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IRS misses XP deadline, pays Microsoft millions for patches

Anonymous Coward writes | about 6 months ago


An anonymous reader writes "When Microsoft terminated official support for Windows XP on April 8th, most organizations had taken the six years of warnings to heart and migrated to another solution. But not the U.S. Internal Revenue Service. Only 52,000 of their 110,000 Windows-powered computers have been upgraded to Windows 7. They'll now be forced to pay Microsoft for Custom Support. How much? Using Microsoft's standard rate of $200 per PC, it'll be $11.6 million for one year. That leaves $18.4 million of their $30 million budget to finish the upgrades themselves, which works out to $317 per computer."
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IRS slow to change... never. (1)

nevermindme (912672) | about 6 months ago | (#46733569)

IRS slow to change... never.

Windows XP did not instantly become unsafe April 8 (1)

Futurepower(R) (558542) | about 6 months ago | (#46735023)

Windows XP did not instantly become unsafe on April 8, 2014 [] , the date Microsoft calls the "end of life" for Windows XP.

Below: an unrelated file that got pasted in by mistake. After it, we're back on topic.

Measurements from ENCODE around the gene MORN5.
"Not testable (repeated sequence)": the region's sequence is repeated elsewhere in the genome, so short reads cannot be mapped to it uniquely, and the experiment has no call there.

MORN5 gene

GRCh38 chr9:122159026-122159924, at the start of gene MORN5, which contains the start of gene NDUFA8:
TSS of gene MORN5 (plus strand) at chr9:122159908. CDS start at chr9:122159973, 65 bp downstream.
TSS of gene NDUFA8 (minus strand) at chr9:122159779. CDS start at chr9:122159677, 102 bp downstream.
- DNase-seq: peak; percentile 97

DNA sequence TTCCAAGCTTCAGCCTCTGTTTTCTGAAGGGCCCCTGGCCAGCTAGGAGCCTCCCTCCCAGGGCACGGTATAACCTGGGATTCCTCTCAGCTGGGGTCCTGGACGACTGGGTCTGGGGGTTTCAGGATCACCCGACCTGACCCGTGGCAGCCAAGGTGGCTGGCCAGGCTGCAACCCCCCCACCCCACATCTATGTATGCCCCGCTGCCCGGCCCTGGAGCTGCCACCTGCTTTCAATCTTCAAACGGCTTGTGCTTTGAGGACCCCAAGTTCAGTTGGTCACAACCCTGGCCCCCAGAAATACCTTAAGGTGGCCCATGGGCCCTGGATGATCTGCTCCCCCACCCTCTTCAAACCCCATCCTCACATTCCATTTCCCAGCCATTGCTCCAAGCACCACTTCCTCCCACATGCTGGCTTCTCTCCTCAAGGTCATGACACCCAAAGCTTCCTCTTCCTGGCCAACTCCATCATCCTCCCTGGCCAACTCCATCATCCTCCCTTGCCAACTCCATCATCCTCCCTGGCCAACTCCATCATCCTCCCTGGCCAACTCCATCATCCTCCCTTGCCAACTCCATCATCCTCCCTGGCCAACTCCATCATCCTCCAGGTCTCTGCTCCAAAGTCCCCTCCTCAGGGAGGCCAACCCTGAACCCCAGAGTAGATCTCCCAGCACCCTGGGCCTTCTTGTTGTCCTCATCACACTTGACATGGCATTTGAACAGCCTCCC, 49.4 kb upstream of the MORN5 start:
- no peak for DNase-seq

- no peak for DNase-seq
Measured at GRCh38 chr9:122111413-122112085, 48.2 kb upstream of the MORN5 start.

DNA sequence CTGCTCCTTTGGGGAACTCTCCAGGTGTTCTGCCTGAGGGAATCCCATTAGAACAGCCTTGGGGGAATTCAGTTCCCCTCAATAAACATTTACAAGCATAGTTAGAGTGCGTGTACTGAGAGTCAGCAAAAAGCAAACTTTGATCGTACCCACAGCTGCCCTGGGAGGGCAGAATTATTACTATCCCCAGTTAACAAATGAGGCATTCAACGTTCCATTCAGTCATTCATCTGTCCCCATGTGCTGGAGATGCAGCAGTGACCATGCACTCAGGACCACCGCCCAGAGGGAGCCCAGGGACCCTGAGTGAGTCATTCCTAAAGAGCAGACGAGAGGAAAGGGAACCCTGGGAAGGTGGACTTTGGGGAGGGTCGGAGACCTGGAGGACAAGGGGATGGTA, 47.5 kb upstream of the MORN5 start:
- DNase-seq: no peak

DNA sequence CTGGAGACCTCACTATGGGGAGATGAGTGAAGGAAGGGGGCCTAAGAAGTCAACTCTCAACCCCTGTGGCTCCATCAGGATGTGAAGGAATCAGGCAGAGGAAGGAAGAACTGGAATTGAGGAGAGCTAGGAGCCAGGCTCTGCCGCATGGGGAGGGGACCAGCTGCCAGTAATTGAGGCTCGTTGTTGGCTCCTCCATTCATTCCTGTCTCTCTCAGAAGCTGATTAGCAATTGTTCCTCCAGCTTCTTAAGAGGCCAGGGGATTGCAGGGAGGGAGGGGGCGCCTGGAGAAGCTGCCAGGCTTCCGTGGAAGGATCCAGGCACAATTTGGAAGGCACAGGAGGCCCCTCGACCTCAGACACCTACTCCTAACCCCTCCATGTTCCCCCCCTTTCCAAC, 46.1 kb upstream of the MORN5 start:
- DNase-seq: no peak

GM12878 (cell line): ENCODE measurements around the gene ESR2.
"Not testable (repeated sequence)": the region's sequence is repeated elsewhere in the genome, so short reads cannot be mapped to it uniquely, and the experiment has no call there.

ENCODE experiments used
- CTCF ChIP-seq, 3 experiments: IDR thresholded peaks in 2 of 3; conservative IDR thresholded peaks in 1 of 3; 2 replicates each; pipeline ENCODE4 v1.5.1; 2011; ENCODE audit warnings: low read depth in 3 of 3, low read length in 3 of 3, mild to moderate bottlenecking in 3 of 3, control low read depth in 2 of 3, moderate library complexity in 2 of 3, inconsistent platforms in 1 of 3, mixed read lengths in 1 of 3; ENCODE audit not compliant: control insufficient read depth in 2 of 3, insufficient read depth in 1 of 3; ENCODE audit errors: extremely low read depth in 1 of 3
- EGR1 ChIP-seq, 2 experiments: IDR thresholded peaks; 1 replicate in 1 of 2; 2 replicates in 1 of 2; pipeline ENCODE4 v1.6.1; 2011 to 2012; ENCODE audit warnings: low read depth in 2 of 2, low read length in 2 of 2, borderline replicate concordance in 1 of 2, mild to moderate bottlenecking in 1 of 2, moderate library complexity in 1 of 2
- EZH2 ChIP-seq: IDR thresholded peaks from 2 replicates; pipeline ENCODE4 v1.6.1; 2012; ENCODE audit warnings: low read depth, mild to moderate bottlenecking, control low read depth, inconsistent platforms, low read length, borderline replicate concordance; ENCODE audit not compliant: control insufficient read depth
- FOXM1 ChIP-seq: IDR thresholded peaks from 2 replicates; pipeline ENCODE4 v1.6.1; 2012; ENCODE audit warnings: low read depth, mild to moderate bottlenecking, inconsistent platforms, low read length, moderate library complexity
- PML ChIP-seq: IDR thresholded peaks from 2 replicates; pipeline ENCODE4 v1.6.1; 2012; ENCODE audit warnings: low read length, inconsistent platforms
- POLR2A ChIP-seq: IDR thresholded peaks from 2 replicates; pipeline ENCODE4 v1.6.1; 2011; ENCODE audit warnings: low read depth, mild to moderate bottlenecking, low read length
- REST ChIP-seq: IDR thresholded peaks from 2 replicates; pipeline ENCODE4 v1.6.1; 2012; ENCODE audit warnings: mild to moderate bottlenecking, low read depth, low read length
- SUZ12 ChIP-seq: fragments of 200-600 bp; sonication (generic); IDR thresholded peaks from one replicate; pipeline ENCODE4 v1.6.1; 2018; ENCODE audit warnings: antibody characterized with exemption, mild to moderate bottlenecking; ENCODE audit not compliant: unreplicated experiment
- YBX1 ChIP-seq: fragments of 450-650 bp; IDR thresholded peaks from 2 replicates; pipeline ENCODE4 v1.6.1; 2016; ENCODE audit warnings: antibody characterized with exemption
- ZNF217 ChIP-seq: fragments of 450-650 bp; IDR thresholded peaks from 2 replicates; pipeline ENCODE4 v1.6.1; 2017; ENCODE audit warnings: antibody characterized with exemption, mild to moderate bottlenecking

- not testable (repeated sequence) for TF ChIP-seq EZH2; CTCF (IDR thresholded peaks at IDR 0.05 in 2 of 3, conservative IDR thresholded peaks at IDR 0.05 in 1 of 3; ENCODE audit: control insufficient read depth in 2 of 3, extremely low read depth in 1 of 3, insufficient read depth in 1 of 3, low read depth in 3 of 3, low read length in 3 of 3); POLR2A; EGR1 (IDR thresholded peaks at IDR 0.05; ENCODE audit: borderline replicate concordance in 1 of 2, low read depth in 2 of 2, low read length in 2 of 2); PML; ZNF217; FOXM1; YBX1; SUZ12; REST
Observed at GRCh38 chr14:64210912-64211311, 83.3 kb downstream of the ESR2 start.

Governments and big corporations are often influenced by people with no technical knowledge. Because of their ignorance, governments have already paid Microsoft probably more than it costs to fix the few security defects found each year. However, the taxpayers of those governments will not be allowed to have the fixes. "End of life" is a way for Microsoft to make more money.

It's like Toyota told all owners of older Toyota vehicles that the vehicles are unsafe now and owners must buy new vehicles or pay millions of dollars to keep them. Except its worse: Software doesn't have mechanical wear.

This article contains tips about how to use any version of Microsoft Windows safely that can be shared with people you want to help. Unnecessary computer maintenance is an ugly way to make money.
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